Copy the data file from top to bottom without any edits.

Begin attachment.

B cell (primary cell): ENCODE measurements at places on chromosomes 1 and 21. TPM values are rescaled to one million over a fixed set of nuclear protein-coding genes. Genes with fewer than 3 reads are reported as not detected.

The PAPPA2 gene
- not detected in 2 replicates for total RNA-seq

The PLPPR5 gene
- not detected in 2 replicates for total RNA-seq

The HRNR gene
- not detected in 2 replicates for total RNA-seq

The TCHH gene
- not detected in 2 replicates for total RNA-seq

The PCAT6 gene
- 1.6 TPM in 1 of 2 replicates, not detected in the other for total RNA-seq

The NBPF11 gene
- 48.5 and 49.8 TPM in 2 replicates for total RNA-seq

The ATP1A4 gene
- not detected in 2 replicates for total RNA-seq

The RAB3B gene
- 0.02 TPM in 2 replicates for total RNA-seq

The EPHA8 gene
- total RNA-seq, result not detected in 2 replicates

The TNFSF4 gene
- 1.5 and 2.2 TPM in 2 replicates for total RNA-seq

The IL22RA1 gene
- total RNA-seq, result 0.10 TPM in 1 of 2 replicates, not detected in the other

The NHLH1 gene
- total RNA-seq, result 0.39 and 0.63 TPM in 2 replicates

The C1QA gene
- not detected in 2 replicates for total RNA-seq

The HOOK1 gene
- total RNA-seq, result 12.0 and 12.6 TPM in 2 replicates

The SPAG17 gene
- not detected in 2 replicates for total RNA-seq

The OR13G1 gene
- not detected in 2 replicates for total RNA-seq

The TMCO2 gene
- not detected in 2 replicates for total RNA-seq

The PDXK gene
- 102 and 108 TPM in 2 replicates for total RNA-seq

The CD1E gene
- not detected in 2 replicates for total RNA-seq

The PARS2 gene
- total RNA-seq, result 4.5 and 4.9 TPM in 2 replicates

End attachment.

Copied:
B cell (primary cell): ENCODE measurements at places on chromosomes 1 and 21. TPM values are rescaled to one million over a fixed set of nuclear protein-coding genes. Genes with fewer than 3 reads are reported as not detected.

The PAPPA2 gene
- not detected in 2 replicates for total RNA-seq

The PLPPR5 gene
- not detected in 2 replicates for total RNA-seq

The HRNR gene
- not detected in 2 replicates for total RNA-seq

The TCHH gene
- not detected in 2 replicates for total RNA-seq

The PCAT6 gene
- 1.6 TPM in 1 of 2 replicates, not detected in the other for total RNA-seq

The NBPF11 gene
- 48.5 and 49.8 TPM in 2 replicates for total RNA-seq

The ATP1A4 gene
- not detected in 2 replicates for total RNA-seq

The RAB3B gene
- 0.02 TPM in 2 replicates for total RNA-seq

The EPHA8 gene
- total RNA-seq, result not detected in 2 replicates

The TNFSF4 gene
- 1.5 and 2.2 TPM in 2 replicates for total RNA-seq

The IL22RA1 gene
- total RNA-seq, result 0.10 TPM in 1 of 2 replicates, not detected in the other

The NHLH1 gene
- total RNA-seq, result 0.39 and 0.63 TPM in 2 replicates

The C1QA gene
- not detected in 2 replicates for total RNA-seq

The HOOK1 gene
- total RNA-seq, result 12.0 and 12.6 TPM in 2 replicates

The SPAG17 gene
- not detected in 2 replicates for total RNA-seq

The OR13G1 gene
- not detected in 2 replicates for total RNA-seq

The TMCO2 gene
- not detected in 2 replicates for total RNA-seq

The PDXK gene
- 102 and 108 TPM in 2 replicates for total RNA-seq

The CD1E gene
- not detected in 2 replicates for total RNA-seq

The PARS2 gene
- total RNA-seq, result 4.5 and 4.9 TPM in 2 replicates